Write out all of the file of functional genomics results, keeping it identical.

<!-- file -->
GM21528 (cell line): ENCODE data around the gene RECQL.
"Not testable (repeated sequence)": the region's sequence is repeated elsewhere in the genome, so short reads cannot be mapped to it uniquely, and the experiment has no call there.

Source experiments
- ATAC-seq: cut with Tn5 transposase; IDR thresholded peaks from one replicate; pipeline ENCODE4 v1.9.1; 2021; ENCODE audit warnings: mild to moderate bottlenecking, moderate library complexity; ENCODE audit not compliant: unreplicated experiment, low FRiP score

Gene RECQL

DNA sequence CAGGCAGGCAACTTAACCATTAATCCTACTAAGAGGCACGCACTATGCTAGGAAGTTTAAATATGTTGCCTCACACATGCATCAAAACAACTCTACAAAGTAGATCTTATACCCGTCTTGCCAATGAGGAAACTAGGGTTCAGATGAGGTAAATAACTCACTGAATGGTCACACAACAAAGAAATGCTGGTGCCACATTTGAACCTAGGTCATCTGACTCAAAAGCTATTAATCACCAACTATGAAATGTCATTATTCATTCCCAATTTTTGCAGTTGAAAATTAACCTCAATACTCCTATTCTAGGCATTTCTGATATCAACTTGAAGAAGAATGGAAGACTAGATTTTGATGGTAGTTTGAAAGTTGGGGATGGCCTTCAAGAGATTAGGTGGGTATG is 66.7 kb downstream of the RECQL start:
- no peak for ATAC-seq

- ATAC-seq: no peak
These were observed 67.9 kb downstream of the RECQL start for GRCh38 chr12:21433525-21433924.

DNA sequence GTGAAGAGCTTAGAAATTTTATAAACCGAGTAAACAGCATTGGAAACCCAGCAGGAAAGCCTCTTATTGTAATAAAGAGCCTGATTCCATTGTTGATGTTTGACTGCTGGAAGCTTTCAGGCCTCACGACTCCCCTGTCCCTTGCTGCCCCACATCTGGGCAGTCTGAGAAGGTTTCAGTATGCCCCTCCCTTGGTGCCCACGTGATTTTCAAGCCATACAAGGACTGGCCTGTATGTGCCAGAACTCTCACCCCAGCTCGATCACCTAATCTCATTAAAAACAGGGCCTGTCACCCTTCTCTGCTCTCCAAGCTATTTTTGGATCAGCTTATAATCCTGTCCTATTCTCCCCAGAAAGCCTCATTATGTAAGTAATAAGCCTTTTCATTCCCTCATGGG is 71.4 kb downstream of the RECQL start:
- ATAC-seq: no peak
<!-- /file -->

GM21528 (cell line): ENCODE data around the gene RECQL.
"Not testable (repeated sequence)": the region's sequence is repeated elsewhere in the genome, so short reads cannot be mapped to it uniquely, and the experiment has no call there.

Source experiments
- ATAC-seq: cut with Tn5 transposase; IDR thresholded peaks from one replicate; pipeline ENCODE4 v1.9.1; 2021; ENCODE audit warnings: mild to moderate bottlenecking, moderate library complexity; ENCODE audit not compliant: unreplicated experiment, low FRiP score

Gene RECQL

DNA sequence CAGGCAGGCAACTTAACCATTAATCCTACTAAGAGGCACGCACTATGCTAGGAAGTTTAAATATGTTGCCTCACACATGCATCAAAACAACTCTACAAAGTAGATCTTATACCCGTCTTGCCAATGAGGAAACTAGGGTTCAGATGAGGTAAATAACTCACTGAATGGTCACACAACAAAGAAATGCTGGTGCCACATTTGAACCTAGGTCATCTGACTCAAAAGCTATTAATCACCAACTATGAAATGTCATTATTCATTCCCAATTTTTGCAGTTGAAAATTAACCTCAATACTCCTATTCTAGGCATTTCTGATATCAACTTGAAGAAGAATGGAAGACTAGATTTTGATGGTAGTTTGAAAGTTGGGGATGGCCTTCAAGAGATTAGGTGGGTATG is 66.7 kb downstream of the RECQL start:
- no peak for ATAC-seq

- ATAC-seq: no peak
These were observed 67.9 kb downstream of the RECQL start for GRCh38 chr12:21433525-21433924.

DNA sequence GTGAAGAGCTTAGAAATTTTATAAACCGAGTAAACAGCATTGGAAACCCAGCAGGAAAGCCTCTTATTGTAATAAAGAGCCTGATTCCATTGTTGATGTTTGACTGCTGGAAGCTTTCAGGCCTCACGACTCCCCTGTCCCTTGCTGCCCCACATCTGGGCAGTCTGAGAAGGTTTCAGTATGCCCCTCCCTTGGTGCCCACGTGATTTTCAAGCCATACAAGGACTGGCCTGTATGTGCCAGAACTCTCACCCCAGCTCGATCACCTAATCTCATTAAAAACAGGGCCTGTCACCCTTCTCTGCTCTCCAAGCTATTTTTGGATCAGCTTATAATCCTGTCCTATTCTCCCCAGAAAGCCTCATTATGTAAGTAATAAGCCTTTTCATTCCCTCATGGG is 71.4 kb downstream of the RECQL start:
- ATAC-seq: no peak